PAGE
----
read the increasingly frantic public statements by American officials
warning Islamabad it should not cross certain “red lines” as it moved
toward a nuclear weapons program; Chinese assistance was also a widely
Source: Arming Without Aiming: India’s Military Modernization by
Stephen P. Cohen and Sunil Dasgupta
On 11th May 1998, India simultaneously detonated three separate nuclear devices. One a thermonuclear device, one roughly a Hiroshima-sized fission device, and the third a miniaturized, sub-kiloton device. Two days later, India tested two more sub-kiloton devices. One reportedly used a reactor-grade, rather than the purer weapons-grade, mix of plutonium. Just 2 weeks later, on 28th May 1998, Pakistan also conducted nuclear explosive tests. Two days later, Pakistan tested another device. While the number of tests is not clear, and yields of both countries' tests are contested, but evidence showed that they were unquestionably nuclear devices.
Interestingly, the series of nuclear tests came only months before the Kargil war. And even more interestingly, India did not have a nuclear doctrine at the time. (In fact, one of the quick repercussions of the Kargil war was that India reacted immediately to draft a Nuclear policy.) On 17 August 1999 the government released a six-page preliminary draft nuclear doctrine prepared by a 27 member National Security Council advisory board. The draft outlined the broad principles for the deployment and employment of the nuclear force. Although the government would work out the policy and strategy details later, the draft indicated that the authority to release India’s nuclear weapons rests with the prime minister or his or her designated successors.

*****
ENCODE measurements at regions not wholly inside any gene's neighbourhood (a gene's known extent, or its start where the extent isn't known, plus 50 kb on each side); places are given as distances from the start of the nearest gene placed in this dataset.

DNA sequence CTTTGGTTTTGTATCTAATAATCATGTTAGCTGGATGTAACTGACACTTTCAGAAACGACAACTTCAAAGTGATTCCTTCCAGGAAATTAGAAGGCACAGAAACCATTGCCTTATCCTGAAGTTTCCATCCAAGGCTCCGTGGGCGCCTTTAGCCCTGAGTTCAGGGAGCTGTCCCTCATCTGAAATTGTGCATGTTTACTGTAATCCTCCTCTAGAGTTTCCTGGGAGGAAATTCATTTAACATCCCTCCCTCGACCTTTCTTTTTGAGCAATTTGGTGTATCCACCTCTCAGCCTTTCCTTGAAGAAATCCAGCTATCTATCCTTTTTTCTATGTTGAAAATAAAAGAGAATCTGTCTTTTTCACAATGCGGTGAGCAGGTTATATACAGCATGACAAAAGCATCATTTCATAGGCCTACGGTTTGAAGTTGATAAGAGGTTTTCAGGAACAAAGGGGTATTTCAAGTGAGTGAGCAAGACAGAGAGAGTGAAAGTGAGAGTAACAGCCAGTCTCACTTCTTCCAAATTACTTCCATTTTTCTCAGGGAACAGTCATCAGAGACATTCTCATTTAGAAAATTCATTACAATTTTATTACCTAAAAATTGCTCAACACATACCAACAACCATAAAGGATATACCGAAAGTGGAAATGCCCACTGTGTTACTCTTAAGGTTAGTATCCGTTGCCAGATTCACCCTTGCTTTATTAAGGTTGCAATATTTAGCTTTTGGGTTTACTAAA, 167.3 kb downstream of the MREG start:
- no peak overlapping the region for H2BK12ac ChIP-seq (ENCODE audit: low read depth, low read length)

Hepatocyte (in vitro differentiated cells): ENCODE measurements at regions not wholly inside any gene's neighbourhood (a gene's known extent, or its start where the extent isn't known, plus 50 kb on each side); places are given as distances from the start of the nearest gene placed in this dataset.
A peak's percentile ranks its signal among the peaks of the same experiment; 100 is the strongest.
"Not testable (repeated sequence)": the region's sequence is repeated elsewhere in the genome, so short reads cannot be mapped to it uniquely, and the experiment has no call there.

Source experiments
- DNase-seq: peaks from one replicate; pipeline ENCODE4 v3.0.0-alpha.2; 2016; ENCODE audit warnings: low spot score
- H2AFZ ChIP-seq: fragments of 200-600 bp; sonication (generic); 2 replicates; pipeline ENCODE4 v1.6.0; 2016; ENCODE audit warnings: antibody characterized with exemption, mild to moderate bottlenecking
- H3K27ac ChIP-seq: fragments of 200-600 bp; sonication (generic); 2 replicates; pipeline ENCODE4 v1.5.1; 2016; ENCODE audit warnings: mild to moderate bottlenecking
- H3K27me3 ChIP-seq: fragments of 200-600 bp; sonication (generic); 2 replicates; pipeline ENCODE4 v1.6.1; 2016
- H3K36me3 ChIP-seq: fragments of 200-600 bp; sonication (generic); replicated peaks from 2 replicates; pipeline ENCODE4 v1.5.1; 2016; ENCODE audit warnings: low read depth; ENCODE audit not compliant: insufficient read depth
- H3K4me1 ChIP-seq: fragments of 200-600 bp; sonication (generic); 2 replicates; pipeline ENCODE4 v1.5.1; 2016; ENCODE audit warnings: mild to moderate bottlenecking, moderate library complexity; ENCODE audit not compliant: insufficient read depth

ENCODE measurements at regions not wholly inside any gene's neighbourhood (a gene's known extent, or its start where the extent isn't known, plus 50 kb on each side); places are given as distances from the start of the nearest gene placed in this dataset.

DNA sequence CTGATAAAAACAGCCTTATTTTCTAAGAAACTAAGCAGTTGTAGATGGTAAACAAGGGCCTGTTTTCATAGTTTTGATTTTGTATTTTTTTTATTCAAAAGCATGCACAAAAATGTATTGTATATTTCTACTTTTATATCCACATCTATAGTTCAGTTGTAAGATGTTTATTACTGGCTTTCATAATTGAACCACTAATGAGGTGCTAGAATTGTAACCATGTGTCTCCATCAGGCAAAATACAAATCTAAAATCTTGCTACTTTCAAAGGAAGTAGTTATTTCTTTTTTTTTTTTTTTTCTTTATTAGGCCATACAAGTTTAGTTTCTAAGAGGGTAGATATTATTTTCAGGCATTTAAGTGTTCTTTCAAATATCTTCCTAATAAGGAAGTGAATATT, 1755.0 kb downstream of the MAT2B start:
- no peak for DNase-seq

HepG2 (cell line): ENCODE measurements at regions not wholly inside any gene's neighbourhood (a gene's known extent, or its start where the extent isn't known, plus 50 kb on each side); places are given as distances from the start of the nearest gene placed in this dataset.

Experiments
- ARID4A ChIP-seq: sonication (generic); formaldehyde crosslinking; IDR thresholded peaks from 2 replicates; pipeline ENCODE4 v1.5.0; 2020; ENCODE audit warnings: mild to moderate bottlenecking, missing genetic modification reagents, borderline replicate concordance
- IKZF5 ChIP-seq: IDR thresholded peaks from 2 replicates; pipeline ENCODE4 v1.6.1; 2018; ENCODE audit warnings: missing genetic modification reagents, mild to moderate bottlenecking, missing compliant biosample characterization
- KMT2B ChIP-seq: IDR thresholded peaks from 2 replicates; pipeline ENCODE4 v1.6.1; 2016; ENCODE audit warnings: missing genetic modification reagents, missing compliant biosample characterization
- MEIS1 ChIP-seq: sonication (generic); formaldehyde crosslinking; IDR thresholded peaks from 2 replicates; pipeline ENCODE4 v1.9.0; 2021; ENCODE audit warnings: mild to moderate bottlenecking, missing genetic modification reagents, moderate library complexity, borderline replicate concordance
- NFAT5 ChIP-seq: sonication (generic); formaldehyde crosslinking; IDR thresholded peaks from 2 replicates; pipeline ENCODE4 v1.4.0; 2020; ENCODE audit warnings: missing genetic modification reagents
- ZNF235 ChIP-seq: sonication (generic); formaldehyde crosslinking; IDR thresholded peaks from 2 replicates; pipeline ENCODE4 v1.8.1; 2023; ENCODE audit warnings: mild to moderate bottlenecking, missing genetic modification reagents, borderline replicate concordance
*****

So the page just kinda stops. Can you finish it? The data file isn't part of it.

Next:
It was only after another set of saber-rattling between the two countries that the doctrine was officially accepted. In that sense perhaps every conflict has had an impact on formalizing the nuclear doctrine- at least in India.
India's Nuclear doctrine outlines:
• Building and maintaining a credible minimum deterrent;
• A posture of NFU; (No First Use)
• Retaliatory attacks only to be authorized by the civilian political leadership through the Nuclear Command Authority;